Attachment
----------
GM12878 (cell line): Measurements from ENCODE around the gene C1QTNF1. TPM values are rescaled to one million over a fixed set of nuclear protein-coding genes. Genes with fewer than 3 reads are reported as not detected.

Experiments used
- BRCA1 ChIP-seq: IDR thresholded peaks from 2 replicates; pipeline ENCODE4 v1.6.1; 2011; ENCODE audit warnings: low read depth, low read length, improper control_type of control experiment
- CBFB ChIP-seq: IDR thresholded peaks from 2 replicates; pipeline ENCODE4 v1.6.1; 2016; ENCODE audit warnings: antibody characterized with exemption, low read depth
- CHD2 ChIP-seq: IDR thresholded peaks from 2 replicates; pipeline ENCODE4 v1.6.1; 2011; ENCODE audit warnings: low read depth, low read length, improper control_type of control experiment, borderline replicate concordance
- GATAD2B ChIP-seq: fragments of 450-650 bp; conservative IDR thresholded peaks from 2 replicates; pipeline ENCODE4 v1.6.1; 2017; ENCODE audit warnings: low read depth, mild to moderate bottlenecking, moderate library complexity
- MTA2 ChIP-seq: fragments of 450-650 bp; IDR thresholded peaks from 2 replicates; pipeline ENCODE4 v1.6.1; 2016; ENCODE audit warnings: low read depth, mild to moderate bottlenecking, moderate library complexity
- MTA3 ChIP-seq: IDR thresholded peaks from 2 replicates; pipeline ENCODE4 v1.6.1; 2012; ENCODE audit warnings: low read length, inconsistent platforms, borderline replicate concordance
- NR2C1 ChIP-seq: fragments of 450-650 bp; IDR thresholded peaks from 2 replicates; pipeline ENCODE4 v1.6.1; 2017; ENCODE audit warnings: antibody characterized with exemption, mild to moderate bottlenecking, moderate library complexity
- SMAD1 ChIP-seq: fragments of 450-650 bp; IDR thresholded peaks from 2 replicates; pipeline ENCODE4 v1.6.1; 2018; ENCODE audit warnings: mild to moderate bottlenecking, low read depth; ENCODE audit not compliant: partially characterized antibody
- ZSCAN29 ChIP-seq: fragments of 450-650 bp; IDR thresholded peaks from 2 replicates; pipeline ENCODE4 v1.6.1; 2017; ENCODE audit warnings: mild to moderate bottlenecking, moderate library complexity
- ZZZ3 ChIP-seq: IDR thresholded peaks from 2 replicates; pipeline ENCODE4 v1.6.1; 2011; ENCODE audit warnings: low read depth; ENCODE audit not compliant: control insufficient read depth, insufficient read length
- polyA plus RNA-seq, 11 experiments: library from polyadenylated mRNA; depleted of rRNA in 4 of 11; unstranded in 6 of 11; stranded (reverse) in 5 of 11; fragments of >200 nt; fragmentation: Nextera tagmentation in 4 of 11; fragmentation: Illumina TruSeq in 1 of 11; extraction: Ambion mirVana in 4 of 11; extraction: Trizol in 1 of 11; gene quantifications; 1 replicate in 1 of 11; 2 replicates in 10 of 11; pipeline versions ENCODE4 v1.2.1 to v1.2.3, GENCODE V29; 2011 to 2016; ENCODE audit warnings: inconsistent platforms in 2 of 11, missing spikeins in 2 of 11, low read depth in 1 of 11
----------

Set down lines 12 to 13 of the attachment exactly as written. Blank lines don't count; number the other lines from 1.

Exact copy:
- ZZZ3 ChIP-seq: IDR thresholded peaks from 2 replicates; pipeline ENCODE4 v1.6.1; 2011; ENCODE audit warnings: low read depth; ENCODE audit not compliant: control insufficient read depth, insufficient read length
- polyA plus RNA-seq, 11 experiments: library from polyadenylated mRNA; depleted of rRNA in 4 of 11; unstranded in 6 of 11; stranded (reverse) in 5 of 11; fragments of >200 nt; fragmentation: Nextera tagmentation in 4 of 11; fragmentation: Illumina TruSeq in 1 of 11; extraction: Ambion mirVana in 4 of 11; extraction: Trizol in 1 of 11; gene quantifications; 1 replicate in 1 of 11; 2 replicates in 10 of 11; pipeline versions ENCODE4 v1.2.1 to v1.2.3, GENCODE V29; 2011 to 2016; ENCODE audit warnings: inconsistent platforms in 2 of 11, missing spikeins in 2 of 11, low read depth in 1 of 11